October 10, 2013

A peek at the top of the Lava Butte

Along with our trip to the Lava Lands at the Newberry National Volcanic Monument, we decided to take the drive to the top of Lava Butte.  At the Lava Lands you literally had to gain access to the Butte by purchasing a tag that had a certain time on it.  We asked why this was, and the Park Ranger informed us that they only allow a certain number of vehicles to the top because of a spacing issue.  Once we got up there we realized what she meant.  The peek of the volcano was right under us when we parked.




The crater is 150 feet deep.  We thought it was so interesting how the eruption happened, yet life took back over and caused the growth of the trees around the crater opening.


Looking out at the top you can see the flow of lava by the darker path that leads toward the hills and mountains in the distance.

Off in the distance you can see another cinder cone.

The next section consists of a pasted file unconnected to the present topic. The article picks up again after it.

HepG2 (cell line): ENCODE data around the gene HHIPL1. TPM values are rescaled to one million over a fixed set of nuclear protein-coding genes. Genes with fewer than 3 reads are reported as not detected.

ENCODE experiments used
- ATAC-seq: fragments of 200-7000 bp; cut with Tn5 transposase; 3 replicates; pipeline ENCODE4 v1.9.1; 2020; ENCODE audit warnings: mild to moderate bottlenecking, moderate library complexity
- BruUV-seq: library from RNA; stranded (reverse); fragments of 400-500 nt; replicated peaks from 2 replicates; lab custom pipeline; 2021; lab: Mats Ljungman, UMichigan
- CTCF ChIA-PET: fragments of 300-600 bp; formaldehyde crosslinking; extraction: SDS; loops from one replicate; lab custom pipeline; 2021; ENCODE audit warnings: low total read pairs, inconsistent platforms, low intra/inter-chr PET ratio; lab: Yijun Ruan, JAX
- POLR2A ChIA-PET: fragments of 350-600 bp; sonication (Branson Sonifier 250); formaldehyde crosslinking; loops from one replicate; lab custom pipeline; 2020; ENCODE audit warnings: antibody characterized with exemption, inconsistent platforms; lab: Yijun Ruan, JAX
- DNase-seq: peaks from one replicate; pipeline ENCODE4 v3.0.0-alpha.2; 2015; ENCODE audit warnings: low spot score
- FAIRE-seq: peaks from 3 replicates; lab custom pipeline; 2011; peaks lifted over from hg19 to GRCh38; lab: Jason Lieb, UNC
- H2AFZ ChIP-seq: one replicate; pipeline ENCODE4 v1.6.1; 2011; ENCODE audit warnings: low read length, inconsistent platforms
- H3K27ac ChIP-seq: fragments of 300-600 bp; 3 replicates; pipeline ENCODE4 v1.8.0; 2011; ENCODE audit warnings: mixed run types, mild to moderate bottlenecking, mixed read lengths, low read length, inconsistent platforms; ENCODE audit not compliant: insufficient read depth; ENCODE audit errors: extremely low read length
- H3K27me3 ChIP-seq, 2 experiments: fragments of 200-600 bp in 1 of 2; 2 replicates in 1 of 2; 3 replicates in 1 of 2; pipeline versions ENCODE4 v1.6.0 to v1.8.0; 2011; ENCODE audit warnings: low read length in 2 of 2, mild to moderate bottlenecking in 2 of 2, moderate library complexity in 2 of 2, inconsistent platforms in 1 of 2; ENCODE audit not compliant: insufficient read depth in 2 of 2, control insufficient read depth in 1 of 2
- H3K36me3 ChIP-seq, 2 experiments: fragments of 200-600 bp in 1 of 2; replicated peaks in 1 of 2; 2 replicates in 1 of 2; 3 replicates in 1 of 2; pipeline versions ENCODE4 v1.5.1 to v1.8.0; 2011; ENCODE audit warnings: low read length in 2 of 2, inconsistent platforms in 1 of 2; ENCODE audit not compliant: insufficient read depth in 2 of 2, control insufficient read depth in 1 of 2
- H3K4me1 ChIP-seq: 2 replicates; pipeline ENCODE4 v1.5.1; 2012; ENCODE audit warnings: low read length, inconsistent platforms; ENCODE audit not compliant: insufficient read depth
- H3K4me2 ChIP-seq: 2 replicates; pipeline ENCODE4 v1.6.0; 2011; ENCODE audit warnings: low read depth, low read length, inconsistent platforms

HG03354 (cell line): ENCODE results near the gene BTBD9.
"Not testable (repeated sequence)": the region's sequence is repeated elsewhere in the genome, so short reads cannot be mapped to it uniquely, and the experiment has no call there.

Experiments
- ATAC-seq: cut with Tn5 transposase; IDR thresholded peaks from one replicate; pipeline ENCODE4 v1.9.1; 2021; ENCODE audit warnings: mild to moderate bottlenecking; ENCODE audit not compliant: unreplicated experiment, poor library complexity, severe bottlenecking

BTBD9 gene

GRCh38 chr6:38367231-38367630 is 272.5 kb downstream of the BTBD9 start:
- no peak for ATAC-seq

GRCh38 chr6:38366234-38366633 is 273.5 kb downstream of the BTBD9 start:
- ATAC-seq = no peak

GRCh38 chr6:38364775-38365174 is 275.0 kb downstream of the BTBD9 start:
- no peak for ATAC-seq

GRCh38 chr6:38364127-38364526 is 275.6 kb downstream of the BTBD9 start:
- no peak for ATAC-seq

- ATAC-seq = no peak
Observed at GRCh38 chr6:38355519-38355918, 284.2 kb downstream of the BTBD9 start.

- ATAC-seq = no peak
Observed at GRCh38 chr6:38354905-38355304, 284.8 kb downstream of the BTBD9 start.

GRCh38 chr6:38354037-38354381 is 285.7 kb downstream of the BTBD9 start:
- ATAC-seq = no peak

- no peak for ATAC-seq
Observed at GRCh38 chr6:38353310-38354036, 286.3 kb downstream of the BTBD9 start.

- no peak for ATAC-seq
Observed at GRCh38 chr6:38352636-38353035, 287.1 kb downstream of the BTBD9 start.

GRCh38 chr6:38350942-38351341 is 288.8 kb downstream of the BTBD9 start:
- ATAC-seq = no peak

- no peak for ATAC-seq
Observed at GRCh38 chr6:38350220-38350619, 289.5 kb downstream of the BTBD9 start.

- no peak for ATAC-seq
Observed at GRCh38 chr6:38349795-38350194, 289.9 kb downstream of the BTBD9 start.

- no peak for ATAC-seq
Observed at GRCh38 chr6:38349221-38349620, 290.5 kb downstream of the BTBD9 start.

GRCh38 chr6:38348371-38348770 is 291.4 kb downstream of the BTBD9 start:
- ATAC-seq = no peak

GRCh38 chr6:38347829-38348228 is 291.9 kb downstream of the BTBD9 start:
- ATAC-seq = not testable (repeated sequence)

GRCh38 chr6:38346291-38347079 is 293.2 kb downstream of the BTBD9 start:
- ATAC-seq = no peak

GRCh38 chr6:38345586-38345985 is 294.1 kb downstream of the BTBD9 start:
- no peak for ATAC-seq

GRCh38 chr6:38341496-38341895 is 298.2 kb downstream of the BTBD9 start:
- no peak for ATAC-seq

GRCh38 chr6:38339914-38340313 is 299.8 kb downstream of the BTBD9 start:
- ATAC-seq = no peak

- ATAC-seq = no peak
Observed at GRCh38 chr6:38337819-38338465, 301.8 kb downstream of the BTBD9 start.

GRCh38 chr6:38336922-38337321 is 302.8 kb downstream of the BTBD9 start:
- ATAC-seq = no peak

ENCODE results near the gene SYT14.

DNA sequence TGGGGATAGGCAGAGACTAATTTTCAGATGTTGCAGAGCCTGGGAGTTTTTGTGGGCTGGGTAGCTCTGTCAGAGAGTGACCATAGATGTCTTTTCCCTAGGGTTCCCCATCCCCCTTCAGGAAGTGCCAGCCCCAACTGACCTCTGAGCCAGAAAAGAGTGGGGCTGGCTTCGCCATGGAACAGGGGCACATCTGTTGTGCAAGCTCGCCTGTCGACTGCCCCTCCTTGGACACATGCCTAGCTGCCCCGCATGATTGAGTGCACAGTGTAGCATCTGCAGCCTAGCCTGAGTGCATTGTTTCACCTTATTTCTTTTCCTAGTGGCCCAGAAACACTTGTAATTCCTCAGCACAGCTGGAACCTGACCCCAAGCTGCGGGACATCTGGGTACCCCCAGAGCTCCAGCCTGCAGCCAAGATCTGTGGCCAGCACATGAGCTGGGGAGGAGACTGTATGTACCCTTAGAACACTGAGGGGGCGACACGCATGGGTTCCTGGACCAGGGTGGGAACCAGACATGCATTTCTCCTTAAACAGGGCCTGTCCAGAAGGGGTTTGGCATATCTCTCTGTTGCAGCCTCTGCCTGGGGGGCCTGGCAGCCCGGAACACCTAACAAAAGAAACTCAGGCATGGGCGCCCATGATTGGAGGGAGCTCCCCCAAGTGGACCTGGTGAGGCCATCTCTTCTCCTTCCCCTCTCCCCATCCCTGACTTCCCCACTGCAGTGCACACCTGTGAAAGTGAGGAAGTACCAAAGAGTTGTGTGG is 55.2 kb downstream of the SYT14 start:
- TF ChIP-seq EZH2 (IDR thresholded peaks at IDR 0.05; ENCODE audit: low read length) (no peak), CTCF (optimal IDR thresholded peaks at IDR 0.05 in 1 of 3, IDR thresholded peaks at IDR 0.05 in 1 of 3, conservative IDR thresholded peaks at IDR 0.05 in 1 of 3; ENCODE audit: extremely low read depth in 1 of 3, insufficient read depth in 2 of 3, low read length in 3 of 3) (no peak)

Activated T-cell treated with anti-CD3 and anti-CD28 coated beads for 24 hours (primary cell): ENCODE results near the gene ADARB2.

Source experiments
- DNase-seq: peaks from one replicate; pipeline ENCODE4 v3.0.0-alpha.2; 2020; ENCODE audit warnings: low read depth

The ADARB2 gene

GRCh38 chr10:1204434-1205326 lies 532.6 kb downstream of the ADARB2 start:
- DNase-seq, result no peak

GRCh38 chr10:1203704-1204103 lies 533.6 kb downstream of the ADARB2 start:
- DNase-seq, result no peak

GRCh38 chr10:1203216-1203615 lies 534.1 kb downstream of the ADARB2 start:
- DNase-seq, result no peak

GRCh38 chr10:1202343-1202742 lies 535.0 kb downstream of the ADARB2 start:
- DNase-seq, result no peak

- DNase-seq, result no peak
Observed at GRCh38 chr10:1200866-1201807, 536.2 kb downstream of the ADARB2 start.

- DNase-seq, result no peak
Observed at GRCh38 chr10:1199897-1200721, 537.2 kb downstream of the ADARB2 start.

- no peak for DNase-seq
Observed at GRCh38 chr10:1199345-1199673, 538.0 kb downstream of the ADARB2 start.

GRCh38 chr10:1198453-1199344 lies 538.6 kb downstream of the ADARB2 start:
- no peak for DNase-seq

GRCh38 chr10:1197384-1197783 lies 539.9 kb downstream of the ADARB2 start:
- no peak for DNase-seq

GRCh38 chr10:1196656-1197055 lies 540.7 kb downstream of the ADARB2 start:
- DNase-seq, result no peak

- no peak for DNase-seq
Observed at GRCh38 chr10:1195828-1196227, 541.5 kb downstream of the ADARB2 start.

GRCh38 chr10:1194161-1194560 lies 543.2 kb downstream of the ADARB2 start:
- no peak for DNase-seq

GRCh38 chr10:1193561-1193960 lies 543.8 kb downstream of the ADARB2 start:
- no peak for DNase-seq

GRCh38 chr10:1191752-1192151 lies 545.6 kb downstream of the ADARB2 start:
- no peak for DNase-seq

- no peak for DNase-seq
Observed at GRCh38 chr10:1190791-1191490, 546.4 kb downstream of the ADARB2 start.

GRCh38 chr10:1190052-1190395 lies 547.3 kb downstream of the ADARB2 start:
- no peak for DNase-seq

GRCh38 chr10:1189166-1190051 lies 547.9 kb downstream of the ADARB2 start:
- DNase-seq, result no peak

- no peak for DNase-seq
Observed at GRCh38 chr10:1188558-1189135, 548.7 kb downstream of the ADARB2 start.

The view of Three Sisters Volcanoes.



I loved how the lookout tower was powered by solar energy.



We took the walk around the "lid" of the volcano.  Skylar couldn't help but want to take a peek over the edge.




Standing on loose

The view from the top of the cone was amazing.  

The lookout tower from the other side of the volcano crater.


In the winter months, when the snow is falling in the Cascade Mountains, lava rock from places like Lava Butte are trucked in and stored in holding areas to prepare for the snow fall.  The lava rock and cinders are then spread on the roadways to help with traction.  The cinders work in the same manner as pea gravel or rocks, it's just a bit neater to see lava rocks than plain old rocks, in my opinion.  :)


Eco-Tip:  Be sure and get garden tools ready for the winter months ahead.  Store garden equipment properly so that rust won't take it's toll on your metal tools.  Deep your metal in olive oil and place blade-side down in a tough of sand, and prepare your snow shovel and show blower for the snow fall of the season.  Be sure to check outdoor faucets for any wear and tear and cover for the cold months ahead, too.  For this and other tips on going green visit, The Earth and Me:  Go Green.  

For further tips on making your life a bit more informative on the "green" front, visit my Examiner Green Pages:


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